Twenty years earlier, the court heard a similar case over the use of Betamax VCRs. The court ruled 5 to 4 that the technology had "substantial non- infringing use" and thus could not be held responsible for copyright violations; that opened the door to further advances in technology (TiVo anyone?) and to the widespread use of VCRs for recording movies and TV shows.

The Grokster case could do likewise for the digital technologies now being used to share music. But the technologies keep getting more widespread. One which has some movie moguls scared is Bittorrent, which allows for the speedy downloads of tremendous amounts of digital data, such as is found in TV shows and movies. One vice-president of CBS quoted in Wired News in January 2005 says that the movie industry has ten years to respond and defuse the threat posed by Bittorrent. But the application's popularity increases (despite recent forced shutdowns of a number of prominent Bittorrent Websites), and efforts to build easier-to-use version of Bittorrent for really widespread distribution are already underway. Otherwise, you may find the movie industry following the course of the music industry by suing its own fans.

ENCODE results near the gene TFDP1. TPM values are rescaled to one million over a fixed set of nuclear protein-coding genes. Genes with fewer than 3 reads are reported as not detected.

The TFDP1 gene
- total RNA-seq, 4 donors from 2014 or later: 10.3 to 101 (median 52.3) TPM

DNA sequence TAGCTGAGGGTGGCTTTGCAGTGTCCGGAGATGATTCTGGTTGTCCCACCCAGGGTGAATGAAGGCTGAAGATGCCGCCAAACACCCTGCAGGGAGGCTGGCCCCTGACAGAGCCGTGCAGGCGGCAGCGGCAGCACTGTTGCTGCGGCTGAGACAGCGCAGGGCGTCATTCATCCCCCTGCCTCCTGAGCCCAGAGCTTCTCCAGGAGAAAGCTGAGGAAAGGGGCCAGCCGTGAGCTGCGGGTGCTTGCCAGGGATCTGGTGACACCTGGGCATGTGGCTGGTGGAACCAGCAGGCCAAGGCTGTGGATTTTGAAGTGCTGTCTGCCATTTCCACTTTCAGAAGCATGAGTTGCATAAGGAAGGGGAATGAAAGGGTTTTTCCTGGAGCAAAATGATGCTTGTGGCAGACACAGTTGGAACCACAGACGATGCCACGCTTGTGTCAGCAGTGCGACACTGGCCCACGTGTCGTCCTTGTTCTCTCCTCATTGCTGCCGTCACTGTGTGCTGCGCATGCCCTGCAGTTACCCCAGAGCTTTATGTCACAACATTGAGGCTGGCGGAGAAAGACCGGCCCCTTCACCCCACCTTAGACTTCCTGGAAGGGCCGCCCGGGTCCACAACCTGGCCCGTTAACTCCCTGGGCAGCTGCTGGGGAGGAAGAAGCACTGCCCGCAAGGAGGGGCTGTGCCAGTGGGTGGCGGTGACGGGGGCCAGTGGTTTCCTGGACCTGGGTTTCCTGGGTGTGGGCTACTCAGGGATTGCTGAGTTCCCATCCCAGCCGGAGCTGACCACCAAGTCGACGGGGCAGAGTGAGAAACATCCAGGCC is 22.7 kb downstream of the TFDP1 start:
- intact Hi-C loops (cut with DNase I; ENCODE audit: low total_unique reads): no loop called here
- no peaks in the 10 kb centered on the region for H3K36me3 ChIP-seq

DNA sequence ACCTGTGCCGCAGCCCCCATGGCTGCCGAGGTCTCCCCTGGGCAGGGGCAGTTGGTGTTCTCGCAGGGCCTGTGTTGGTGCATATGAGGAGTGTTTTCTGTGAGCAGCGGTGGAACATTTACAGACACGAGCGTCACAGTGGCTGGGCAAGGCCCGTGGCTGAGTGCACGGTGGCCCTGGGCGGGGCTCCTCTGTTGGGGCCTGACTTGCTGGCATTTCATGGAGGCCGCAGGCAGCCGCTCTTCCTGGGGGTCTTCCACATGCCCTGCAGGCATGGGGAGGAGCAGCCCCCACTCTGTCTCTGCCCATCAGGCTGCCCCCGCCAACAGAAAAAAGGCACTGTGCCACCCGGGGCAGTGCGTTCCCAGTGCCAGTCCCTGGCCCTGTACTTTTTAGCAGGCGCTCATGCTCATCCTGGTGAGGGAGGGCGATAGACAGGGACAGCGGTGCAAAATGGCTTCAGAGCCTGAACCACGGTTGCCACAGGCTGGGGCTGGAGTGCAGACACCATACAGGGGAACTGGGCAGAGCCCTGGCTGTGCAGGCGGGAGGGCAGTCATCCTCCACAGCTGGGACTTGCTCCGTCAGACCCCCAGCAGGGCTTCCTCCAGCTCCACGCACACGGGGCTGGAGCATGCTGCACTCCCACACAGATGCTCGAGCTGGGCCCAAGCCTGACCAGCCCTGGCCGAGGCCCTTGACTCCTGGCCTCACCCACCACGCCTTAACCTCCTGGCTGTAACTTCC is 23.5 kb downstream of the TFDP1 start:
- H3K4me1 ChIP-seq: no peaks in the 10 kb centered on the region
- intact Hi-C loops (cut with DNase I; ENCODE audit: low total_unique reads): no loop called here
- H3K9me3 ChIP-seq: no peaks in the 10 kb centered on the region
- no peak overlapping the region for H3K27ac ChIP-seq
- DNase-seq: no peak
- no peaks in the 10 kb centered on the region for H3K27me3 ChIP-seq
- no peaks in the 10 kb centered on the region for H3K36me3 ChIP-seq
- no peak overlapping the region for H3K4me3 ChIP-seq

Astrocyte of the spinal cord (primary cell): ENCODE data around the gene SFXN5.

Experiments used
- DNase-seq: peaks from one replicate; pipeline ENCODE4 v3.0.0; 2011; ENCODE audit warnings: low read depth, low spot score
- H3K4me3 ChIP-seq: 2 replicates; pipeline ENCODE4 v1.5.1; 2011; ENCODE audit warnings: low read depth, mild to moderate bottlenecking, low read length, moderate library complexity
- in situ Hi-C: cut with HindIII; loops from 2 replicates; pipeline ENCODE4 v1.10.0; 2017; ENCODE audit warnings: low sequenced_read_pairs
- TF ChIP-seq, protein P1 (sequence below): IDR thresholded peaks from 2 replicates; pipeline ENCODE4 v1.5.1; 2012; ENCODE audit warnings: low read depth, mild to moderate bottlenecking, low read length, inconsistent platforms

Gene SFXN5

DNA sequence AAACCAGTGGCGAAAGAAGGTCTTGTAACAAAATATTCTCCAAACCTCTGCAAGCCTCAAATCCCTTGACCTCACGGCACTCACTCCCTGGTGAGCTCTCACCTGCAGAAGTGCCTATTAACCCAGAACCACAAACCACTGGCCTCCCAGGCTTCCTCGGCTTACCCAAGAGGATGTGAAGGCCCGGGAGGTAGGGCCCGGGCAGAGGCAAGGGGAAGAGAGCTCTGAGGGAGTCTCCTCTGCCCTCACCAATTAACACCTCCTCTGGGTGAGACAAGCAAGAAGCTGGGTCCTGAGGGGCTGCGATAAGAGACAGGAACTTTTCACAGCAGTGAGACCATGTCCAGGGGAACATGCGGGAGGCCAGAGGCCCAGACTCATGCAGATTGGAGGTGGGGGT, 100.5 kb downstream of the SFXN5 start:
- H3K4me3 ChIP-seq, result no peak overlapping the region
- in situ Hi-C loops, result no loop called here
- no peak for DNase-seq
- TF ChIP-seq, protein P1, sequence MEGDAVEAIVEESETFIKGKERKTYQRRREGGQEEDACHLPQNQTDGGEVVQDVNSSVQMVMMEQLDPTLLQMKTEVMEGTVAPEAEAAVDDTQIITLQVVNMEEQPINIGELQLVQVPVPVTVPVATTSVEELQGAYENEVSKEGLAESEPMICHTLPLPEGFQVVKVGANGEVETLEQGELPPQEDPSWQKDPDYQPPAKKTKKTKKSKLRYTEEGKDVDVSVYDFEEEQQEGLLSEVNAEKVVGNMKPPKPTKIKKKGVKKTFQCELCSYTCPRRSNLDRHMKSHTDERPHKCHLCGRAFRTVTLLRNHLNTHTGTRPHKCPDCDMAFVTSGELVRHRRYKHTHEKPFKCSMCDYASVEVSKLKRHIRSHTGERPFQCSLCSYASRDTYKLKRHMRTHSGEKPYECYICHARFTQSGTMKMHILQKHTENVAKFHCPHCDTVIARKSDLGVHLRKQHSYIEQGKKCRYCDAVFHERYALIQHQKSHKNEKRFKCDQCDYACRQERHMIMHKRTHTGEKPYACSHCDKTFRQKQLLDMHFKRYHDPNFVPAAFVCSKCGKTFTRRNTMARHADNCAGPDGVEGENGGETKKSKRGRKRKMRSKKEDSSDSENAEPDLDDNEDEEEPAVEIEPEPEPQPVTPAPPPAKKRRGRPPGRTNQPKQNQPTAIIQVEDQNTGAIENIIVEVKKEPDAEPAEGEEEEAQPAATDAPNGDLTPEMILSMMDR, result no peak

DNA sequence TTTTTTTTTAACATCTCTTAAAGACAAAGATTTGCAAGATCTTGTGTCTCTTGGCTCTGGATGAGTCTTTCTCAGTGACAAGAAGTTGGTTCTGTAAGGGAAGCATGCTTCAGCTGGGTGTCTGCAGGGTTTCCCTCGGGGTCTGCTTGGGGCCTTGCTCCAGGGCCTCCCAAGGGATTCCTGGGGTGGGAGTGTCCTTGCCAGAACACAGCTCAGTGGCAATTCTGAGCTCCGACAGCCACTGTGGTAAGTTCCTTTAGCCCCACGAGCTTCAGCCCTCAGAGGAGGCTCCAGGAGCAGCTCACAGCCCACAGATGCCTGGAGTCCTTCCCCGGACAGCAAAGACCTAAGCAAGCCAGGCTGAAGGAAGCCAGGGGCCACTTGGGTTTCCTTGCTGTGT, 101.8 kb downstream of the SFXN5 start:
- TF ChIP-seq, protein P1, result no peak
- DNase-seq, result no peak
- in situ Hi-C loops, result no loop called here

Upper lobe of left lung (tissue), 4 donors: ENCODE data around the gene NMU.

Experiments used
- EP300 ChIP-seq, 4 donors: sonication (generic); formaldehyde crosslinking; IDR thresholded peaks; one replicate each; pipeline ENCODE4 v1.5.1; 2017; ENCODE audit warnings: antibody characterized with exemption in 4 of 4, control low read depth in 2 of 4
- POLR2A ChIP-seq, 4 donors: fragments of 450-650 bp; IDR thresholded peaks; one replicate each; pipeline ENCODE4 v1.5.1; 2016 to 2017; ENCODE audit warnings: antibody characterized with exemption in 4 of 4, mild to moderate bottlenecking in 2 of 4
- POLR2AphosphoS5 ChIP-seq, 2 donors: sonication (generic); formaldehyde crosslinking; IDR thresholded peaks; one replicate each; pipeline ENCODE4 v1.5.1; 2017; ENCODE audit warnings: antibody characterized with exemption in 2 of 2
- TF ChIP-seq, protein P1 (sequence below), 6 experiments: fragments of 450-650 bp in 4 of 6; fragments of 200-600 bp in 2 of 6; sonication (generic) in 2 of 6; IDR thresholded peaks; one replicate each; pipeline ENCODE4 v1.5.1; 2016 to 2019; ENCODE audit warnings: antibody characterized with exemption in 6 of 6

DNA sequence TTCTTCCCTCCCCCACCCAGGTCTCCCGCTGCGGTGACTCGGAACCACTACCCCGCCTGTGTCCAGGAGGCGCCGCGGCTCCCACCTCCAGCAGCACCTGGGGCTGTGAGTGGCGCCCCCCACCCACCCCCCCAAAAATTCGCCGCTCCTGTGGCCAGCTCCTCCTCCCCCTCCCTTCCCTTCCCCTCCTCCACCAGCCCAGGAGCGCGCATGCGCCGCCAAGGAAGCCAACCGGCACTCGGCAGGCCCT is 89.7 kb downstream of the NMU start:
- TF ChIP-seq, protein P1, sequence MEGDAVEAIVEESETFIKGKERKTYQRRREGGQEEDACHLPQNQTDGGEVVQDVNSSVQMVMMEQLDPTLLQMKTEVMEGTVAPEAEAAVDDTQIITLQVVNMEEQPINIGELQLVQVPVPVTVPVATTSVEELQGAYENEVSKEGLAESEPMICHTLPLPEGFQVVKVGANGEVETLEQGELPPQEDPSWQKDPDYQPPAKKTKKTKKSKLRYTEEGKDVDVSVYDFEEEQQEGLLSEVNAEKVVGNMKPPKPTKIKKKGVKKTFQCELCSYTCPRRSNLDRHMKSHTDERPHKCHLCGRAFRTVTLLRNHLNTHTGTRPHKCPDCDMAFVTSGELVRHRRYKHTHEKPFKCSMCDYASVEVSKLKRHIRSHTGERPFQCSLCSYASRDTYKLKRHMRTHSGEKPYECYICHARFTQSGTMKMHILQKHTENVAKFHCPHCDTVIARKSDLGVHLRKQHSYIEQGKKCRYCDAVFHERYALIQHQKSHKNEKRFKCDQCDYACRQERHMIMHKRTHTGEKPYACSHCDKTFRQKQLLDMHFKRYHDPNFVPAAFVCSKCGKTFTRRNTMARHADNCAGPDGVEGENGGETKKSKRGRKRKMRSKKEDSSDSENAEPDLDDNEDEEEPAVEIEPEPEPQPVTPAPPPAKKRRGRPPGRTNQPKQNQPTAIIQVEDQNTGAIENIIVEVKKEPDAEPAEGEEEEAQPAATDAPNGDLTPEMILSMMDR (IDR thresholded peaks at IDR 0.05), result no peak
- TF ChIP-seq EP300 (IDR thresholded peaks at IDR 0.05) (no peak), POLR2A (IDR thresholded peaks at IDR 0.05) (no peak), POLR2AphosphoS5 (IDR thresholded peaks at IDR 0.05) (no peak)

Eventually, both the movie and music industries may arrive at some kind of collective licensing agreement for digital representations of content, much like an agreement between the music industry and radio stations for broadcasting songs. Such an agreement is getting a hearing, and if these industries are smart, they will choose to work with these technological changes rather than fight them.

One other promising development for the music and movie industries (and many others) which has gained tremendous support is the use of various flavors of copyleft. Not copyright, copyleft. Instead of saying "all rights reserved" with copyright, or "no rights reserved" with public domain content, there's now a third option: "some rights reserved". The fleet of licenses devised by the Creative Commons coalition and inspired by the Free Software Foundation is perhaps the best example in use. Some of the more famous examples of copyleft is in the realm of computer applications like the Linux operating system or the Firefox web browser. Both have millions of users, are gaining widening audiences, and they have the usability and security to rival their commercial counterparts. The secret to their success is in the licensing arrangements of both tools; by openly sharing how they work, hundreds of computer programmers can repair bugs and offer helpful modifications. Hopefully, the use of these licenses will expand beyond computers and provide another tool for chipping away at corporate domination of our cultural commons.